THE stories of how three Sheffield women turned around their lives through courage and determination were highlighted at a national ceremony last night (Tuesday).
Georgia Hall and Christina Trindade survived traumatic childhoods to become successful businesswomen and Kate Allatt is making a remarkable recovery from a stroke that left her paralysed.
All three were finalists in the Extraordinary Women Awards held in Nottingham.
Last year’s competition was won by Nikki Sharpe, from Sheffield, who overcame major personal obstacles to build a career as a solicitor and to work tirelessly to inspire young people.
It is the fourth event by a not-for-profit organisation and proceeds will go the Women v Cancer charity.
Kate Allatt’s account of how she fought back from a stroke caused by a blood clot in the brain stem in February last year has already proved an inspiration in Sheffield and further afield.
The mother-of-three was given only a 50% chance of survival.
Coming out of a coma, she was completely paralysed, suffered from ‘locked-in syndrome’ and could not even breathe for herself.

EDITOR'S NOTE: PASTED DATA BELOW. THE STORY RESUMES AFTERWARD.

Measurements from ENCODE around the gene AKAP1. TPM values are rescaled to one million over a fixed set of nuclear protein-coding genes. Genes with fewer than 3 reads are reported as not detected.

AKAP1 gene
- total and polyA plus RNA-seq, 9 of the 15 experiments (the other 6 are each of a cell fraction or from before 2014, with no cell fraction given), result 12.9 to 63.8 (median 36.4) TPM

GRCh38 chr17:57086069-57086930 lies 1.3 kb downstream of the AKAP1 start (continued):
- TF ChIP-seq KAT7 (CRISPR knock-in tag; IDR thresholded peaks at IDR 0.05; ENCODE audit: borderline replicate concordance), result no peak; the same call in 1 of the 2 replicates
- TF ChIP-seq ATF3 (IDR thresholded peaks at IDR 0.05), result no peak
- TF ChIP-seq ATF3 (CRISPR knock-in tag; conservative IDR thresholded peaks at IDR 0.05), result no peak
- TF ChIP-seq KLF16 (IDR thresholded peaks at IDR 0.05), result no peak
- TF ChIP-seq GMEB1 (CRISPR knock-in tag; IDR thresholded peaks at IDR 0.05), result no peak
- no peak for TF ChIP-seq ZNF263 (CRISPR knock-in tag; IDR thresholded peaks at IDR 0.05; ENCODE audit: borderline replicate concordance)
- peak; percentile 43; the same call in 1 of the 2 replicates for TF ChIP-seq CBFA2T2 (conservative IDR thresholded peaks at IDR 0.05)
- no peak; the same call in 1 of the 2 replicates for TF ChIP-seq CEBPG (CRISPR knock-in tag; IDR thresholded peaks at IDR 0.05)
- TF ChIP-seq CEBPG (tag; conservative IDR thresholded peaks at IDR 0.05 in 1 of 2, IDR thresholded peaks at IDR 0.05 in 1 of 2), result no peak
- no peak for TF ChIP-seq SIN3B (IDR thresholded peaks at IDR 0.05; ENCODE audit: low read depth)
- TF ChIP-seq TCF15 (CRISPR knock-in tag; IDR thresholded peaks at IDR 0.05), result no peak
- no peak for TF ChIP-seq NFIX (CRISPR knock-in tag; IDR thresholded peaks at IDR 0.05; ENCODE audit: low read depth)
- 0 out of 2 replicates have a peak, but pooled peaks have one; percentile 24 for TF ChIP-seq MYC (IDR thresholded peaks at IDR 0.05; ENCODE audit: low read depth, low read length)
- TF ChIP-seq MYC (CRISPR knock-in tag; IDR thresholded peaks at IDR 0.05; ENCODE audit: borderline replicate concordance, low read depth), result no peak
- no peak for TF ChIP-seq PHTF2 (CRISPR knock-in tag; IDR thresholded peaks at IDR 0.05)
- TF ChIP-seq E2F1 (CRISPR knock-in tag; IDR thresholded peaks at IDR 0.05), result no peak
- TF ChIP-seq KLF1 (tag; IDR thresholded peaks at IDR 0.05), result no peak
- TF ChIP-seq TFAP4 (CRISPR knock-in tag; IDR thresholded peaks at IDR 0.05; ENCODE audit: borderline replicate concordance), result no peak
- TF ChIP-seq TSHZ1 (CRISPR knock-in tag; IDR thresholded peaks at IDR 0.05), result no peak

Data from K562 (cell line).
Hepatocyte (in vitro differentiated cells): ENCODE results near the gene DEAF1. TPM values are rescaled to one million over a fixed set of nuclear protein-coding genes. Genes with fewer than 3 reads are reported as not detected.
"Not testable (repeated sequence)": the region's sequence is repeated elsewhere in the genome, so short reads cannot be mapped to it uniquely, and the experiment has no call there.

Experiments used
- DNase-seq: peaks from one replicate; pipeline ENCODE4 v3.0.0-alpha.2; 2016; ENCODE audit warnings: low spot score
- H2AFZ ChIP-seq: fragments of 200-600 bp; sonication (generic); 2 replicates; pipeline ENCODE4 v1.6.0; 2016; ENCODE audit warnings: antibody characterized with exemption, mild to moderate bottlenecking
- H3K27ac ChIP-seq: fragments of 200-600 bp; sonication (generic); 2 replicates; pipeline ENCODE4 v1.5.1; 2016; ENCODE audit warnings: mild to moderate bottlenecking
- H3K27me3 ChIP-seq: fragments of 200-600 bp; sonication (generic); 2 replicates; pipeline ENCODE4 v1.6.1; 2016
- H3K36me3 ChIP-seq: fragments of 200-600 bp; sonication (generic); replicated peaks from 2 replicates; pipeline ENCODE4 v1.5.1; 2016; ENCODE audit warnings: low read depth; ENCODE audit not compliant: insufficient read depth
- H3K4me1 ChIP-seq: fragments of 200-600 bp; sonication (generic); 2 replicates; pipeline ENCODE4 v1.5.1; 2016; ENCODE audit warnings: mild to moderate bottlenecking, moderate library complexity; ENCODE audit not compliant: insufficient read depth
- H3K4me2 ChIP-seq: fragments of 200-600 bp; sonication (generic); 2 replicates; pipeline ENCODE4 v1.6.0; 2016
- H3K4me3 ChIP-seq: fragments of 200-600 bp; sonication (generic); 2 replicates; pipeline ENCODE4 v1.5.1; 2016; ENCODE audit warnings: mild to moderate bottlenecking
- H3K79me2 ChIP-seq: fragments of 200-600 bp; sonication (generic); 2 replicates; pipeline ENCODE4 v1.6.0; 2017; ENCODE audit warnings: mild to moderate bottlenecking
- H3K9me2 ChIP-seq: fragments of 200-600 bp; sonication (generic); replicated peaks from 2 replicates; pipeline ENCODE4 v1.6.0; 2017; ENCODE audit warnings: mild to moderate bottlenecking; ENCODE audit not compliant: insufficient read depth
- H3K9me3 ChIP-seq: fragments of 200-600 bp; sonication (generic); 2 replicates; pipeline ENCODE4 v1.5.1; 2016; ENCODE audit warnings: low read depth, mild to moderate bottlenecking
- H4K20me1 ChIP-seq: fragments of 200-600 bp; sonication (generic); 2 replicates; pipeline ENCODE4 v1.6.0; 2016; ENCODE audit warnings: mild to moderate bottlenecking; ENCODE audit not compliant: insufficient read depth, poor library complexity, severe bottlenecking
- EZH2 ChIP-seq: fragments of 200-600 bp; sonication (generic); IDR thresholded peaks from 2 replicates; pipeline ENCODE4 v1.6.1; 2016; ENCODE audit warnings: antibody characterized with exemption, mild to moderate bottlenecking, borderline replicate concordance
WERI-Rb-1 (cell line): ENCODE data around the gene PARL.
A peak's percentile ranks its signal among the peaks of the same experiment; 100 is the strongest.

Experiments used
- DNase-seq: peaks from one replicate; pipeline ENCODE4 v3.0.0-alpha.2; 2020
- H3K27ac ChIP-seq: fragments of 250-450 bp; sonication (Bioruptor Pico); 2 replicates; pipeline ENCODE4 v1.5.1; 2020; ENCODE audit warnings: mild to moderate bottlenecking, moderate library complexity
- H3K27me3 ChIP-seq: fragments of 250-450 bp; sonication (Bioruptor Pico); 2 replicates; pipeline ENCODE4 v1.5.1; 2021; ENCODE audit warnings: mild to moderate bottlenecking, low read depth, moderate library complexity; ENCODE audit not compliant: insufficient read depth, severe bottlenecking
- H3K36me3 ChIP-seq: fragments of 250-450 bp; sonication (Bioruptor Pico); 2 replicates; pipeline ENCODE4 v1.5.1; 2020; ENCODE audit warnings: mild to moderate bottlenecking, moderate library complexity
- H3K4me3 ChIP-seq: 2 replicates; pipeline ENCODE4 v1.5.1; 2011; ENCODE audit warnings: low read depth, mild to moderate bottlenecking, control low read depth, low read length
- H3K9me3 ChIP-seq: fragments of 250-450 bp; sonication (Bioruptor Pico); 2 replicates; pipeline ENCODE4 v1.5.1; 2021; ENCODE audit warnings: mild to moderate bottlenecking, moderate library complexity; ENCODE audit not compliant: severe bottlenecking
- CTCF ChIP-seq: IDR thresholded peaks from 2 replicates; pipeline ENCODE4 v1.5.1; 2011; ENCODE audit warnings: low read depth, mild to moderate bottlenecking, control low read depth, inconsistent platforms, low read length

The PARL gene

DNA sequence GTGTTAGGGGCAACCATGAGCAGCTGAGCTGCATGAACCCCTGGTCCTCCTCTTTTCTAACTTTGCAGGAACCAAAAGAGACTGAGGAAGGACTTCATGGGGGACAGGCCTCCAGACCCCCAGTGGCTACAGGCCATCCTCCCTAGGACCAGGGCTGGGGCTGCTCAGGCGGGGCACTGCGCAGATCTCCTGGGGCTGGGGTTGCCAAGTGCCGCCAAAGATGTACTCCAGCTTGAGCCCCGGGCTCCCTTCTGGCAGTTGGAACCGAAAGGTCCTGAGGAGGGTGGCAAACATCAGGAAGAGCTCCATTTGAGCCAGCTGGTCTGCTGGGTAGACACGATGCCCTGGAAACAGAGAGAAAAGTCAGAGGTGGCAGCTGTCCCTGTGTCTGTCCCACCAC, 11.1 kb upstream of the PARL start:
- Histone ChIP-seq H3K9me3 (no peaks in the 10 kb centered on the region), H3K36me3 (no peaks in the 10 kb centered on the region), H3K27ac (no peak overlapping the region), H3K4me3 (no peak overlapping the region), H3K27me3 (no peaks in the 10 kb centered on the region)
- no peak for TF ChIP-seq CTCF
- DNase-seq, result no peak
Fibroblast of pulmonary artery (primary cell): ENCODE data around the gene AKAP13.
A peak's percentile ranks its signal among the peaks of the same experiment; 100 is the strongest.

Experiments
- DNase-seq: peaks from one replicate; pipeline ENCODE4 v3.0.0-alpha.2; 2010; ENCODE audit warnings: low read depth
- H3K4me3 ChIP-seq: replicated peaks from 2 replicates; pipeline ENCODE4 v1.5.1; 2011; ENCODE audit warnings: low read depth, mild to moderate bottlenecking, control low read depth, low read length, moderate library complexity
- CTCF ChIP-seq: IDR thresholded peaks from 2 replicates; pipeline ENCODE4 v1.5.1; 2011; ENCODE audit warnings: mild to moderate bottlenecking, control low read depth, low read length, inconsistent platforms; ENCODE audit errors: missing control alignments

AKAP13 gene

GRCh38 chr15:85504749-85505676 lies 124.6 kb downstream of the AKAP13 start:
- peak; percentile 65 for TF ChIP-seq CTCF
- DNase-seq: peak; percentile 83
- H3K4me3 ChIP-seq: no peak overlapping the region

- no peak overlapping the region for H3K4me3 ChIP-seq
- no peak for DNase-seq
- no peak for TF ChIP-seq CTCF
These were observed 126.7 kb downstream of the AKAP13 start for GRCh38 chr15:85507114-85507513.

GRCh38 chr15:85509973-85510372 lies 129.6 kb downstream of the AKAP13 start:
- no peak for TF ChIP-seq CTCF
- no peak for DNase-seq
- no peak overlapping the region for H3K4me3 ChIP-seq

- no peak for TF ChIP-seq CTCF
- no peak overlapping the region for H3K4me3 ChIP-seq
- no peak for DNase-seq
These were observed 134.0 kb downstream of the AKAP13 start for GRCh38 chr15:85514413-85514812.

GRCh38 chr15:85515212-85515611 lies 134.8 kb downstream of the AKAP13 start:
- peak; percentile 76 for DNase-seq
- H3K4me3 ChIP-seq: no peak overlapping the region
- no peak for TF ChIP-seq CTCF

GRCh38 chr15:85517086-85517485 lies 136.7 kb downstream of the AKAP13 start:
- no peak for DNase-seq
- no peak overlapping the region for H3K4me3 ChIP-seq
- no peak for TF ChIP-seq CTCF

Although her brain was cognitive, she felt like she had been buried alive. Doctors told her family she would never walk or talk again.
“But they didn’t know Kate,” said award nominator Alison Stokes.
Before her stroke, Kate was juggled her roles as a housewife and mother with running her own digital marketing business. She was also a keen runner.
She learned to communicate by using blinks and pushed herself and her carers to regain her mobility and speech.
Eight months after the stroke, she was able to say ‘goodbye’ to staff and walk out of the rehabilitation unit at the Northern General Hospital.
Back home in Dore, the 40-year-old has continued to recover by following her own rehab programme of gym sessions and singing lessons.
She is currently writing a book and has launched her own charity to campaign and raise awareness of strokes in younger people.